Subsequently, the gatekeepers asked forgiveness of the kumaras and requested Lord Vishnu to waive off the curse. Lord Vishnu told that the curse of divine beings like the kumaras cannot be reverted. However, he wanted to commute the punishment. So He gave the gatekeepers two options – either to be born as His devotees for six births or as His enemies for three births. Jaya and Vijaya chose the latter as they thought the sooner they are re-untied with their master the better,  even though they have to play the role of villains. In their first descent from heaven as mortal beings they were born as Hiranyakha and Hiranyakashyapa. In their second life, they were to be born as Ravana and Kumbhakarna; while in their third life they became Shishupala and Dantavakra.

According to the mythologies the gods and the demons are descendants from the same father. Of course from different mothers. Rishi Kashyapa had two wives – Aditi and Diti. All the devas and other auspicious beings were born to Aditi while the demons in general, and Hiranyakha and Hiranyakashyapa in particular, were born to Diti.(Here again, feminists please forgive the misogynistic bias of the seers who were mostly male.)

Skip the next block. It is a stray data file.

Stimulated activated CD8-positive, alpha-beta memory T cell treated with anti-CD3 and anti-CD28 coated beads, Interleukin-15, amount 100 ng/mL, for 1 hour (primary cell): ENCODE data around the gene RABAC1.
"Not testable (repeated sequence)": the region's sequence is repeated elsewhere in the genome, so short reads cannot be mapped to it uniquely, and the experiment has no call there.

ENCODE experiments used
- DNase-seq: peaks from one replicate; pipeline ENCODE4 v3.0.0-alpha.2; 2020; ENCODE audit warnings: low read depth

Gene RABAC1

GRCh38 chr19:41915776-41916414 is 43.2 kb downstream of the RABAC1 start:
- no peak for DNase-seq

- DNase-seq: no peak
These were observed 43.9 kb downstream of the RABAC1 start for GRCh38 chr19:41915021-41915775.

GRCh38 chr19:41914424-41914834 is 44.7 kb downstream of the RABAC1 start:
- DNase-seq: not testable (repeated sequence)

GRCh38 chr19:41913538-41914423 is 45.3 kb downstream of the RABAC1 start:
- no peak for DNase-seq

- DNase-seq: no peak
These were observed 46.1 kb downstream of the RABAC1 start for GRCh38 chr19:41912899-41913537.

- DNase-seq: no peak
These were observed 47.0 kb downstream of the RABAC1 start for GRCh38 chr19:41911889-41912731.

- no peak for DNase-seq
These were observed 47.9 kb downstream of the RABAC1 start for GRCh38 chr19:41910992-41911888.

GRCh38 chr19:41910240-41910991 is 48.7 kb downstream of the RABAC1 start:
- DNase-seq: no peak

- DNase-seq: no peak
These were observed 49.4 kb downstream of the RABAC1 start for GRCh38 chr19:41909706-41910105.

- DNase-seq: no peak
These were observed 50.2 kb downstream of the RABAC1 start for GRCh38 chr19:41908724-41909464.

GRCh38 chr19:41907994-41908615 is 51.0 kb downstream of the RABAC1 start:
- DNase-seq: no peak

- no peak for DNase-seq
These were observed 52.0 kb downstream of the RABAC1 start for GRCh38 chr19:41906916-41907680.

There have been interpretations of Ramayana, where Rama’s actions have been portrayed more devilishly than Ravana’s. So the dispute as to who is the hero and who the villain of the same story goes on.

As we see there is a very thin line that divides good from evil or deva (god) from the devil. If I put it in Hindi – hero aur villin mein sirf unneesh beesh ka farak. This theme has been used in many English movies. Remember Spider man III? Spiderman’s scientist friend is his arch enemy this moment, his savior the next.